When large groups of miners unite to act as an entity, they gain a larger share of the network’s hashpower. For example, Foundry USA is the largest Bitcoin mining pool, with thousands of individual miners all contributing. The result is that the Foundry Pool controls around 30% of Bitcoin’s overall hashpower. In fact, Foundry and the next five largest Bitcoin mining pools collecctively control 90% of Bitcoin’s computational power, a far cry from the decentralized security promised by Satoshi’s white paper.

    Centralized Bitcoin mining operations casts doubt over the security of the network. When a few entities control such a significant network segment, the possibility of a a 51% attack becomes pausible.

    Why is Bitcoin so centralized?

    So just why is Bitcoin centralized?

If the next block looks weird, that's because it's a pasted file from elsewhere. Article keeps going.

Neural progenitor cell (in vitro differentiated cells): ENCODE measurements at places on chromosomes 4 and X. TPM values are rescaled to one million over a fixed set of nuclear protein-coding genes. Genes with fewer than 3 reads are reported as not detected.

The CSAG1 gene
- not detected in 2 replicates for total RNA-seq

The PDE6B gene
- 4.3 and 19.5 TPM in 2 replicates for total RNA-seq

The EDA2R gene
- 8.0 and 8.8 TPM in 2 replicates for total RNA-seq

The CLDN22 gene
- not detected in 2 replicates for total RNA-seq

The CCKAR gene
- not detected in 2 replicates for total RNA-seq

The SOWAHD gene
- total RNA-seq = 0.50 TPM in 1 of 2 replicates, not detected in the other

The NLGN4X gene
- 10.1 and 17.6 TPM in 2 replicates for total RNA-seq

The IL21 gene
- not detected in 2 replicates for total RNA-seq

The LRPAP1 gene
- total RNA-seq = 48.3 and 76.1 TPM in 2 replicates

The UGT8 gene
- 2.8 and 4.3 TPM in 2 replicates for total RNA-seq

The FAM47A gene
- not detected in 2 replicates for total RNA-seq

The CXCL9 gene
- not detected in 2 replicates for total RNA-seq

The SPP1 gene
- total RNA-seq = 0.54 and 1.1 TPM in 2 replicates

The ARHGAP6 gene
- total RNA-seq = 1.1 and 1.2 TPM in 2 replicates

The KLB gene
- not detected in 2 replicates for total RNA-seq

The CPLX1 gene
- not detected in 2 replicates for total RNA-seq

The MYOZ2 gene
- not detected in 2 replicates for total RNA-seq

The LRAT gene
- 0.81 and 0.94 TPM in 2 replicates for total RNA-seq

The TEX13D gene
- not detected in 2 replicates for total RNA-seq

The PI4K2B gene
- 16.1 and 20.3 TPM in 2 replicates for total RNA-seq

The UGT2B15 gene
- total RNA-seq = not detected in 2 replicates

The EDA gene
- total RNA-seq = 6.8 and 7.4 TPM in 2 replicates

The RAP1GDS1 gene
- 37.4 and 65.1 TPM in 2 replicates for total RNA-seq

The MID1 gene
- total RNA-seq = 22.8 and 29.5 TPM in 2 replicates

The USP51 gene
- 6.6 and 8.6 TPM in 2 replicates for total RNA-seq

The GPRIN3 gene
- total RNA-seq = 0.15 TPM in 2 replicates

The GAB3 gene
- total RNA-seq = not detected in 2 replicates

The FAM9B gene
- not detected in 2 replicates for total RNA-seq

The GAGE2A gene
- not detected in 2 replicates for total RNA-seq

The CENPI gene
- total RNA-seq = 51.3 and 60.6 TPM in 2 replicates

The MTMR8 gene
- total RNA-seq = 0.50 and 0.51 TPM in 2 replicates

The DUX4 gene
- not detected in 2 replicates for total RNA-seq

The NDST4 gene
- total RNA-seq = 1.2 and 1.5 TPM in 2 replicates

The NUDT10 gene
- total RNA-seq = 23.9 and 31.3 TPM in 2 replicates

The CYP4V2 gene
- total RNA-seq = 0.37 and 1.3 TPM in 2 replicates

Let’s start with an analogy. Jill, Joanne and James are part of a league where thousands of people compete to solve a digital Rubiks cube the fastest for a cash prize. The more computational power you have, the faster you’ll be able to solve the cube, and potentially win the prize.

    But the wider community have started buying fancy equipment to enhance their speed; some have even formed groups so they can combine their power and win. A prize split between many is better than no prize, right?

    Individually, Jill, Joanne and James no longer have a chance of keeping up. But they can still compete if they join forces and work as a group.